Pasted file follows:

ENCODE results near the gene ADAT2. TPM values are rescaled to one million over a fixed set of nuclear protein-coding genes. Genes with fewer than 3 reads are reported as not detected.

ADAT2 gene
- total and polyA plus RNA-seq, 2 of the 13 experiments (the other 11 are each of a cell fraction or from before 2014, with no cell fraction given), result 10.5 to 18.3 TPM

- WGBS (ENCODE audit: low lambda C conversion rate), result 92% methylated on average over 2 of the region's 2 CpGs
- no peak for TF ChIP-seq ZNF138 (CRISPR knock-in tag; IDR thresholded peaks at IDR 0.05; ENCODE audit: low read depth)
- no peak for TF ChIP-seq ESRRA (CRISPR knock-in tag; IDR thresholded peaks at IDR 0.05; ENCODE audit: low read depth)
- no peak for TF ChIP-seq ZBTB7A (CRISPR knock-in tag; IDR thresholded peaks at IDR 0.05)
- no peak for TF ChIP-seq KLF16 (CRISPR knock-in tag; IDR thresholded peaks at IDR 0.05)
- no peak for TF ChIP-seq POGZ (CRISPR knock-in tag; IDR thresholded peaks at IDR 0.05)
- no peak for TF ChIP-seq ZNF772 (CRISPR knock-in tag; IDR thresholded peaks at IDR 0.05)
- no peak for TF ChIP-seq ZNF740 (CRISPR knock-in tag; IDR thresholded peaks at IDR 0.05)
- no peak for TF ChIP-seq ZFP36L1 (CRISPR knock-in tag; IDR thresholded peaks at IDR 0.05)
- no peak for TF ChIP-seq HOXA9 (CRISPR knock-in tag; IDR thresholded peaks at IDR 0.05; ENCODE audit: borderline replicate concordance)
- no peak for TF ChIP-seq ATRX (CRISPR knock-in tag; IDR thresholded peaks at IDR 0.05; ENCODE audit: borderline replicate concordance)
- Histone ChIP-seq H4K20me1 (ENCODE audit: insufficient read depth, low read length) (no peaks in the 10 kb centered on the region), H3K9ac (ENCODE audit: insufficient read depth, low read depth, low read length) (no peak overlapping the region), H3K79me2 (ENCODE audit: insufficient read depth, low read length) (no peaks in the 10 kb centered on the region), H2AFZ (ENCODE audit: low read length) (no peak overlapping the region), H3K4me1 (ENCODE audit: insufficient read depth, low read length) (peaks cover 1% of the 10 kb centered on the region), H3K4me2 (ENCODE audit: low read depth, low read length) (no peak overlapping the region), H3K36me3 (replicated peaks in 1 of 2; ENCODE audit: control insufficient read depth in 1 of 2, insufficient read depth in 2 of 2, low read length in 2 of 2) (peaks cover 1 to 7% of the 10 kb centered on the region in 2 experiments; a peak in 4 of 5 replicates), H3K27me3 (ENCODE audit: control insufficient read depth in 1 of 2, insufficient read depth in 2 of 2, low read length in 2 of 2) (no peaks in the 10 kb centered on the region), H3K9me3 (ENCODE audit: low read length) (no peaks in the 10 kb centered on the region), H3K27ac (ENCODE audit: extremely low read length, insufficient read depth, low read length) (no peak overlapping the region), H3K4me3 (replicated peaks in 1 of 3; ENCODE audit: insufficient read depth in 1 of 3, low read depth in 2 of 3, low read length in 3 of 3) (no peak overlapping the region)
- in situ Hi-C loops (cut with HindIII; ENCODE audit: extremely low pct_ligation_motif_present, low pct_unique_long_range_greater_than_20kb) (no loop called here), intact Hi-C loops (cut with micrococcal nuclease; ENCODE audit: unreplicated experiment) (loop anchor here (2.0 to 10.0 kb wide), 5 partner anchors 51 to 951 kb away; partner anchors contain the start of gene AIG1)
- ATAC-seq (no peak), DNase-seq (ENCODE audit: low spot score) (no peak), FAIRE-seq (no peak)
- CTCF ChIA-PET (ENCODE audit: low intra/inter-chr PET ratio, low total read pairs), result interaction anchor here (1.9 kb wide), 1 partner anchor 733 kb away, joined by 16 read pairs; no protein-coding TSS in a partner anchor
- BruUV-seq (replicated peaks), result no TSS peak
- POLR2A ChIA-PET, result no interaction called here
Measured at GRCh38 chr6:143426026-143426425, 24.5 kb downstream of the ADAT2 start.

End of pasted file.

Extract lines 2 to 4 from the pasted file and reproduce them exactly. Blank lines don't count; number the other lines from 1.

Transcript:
ADAT2 gene
- total and polyA plus RNA-seq, 2 of the 13 experiments (the other 11 are each of a cell fraction or from before 2014, with no cell fraction given), result 10.5 to 18.3 TPM

- WGBS (ENCODE audit: low lambda C conversion rate), result 92% methylated on average over 2 of the region's 2 CpGs